Starship Play Service: Greenlane Surgical Unit - 28/02/2019

1 Evaluation of Starship Play Service: Greenlane Surgical Unit

How well placed is Starship Play Service: Greenlane Surgical Unit to contribute to children’s learning and promote their wellbeing?

Not well placed

Requires further development

Well placed

Very well placed

Starship Play Service: Greenlane Surgical Unit is very well placed to promote positive learning outcomes for children.

ERO's findings that support this overall judgement are summarised below.

Background

Greenlane Surgical Unit (GSU) play service is also known as Starship Play Service: Greenlane Surgical Unit. It is operated by a qualified Hospital Play Specialist (HPS) in a playroom adjoining operating theatres and a ward. The HPS provides activities, experiences and support for children and their families/whānau while they wait for appointments. The HPS also works on referral to support other areas of Greenlane Clinical Centre where children would benefit from the service's support.

The HPS is a member of the Starship Play team, and is included in team-wide meetings and reviews. Professional and clinical leadership is provided by a role specific team leader. A designated early childhood education leader provides additional support and guidance to Starship's licensed early childhood services. A newly created clinical coaching team will provide clinical expertise to the service from 2019. In addition, the HPS has leadership mentoring support and guidance from senior managers and clinicians at GSU.

The Auckland District Health Board (ADHB) and the team leader provide relevant systems and frameworks, including appraisal processes, professional development opportunities, and strategic directional planning for operating the service.

This is the first ERO review for this service.

The Review Findings

Children and families/whānau are warmly welcomed into the playroom. The HPS works with children and families/whānau to help them in their time in the hospital setting. Relationships are established on principles of trust, respect and confidence. The HPS takes time to talk and listen to whānau, helping adults to better support their children's emotional needs when in an unfamiliar environment.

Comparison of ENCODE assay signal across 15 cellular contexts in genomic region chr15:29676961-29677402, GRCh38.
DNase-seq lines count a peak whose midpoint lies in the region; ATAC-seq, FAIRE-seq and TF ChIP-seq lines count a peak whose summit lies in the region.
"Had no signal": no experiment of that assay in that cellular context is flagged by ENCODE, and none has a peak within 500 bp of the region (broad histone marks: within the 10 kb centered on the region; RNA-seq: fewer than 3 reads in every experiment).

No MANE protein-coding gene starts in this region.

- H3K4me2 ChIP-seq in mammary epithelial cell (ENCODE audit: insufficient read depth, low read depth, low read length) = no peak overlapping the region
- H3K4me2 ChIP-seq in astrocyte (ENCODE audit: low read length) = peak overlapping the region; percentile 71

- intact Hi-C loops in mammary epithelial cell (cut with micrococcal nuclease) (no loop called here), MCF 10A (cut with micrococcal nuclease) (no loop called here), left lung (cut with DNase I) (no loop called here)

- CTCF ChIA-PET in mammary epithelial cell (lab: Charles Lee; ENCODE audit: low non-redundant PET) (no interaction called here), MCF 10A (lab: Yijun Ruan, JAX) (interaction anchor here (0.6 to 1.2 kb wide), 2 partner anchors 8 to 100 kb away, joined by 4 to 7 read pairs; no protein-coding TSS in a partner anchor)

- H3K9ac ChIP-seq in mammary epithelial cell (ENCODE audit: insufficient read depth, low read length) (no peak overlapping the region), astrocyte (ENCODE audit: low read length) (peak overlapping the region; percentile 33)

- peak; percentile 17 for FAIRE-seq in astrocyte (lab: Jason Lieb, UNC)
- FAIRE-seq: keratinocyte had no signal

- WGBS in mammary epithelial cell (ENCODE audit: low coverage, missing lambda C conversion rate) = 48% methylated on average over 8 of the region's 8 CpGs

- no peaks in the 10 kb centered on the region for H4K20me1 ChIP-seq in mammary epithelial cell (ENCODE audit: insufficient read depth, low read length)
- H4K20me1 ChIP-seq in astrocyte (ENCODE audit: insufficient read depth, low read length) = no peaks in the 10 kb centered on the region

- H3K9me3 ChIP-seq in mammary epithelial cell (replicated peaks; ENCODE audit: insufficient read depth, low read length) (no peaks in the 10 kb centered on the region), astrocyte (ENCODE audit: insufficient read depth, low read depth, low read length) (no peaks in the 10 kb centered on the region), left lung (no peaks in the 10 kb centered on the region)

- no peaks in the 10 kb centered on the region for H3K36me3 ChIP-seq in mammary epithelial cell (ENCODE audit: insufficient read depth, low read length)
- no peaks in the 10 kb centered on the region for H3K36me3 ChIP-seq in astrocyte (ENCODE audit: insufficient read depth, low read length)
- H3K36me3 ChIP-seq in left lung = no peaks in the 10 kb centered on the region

The playroom philosophy is very evident in practice, and is displayed for parent/whānau information. Practices within the playroom and in the hospital clearly reflect the aspirational ideals included in the philosophy.

The service is consistently and positively child-focused. The HPS works collaboratively with hospital teams, as a strong advocate for children and whānau. Examples of good practices in working with children are shared with staff, who consider this knowledge useful.

The tone in the playroom is calm, inclusive and friendly. It is a quiet space with opportunities for children to explore, engage and enjoy their stay. The print-rich playroom environment offers opportunities for children and whānau to see themselves in the resources and displays. They have opportunities to contribute and share their aspirations and cultural connections. This place-based approach has a positive impact on children and their whānau/families' confidence in the hospital setting.

Child-led, play-based activities are promoted in a respectful manner that encourages collaboration between children. Some children visit the hospital regularly for treatments. Skilful engagement with these children helps the HPS to plan for them, based on knowledge of their interests and strengths. For other children, resources of more general interest are provided, and games are suggested to elaborate their play. Children benefit from access to literacy and mathematical play resources.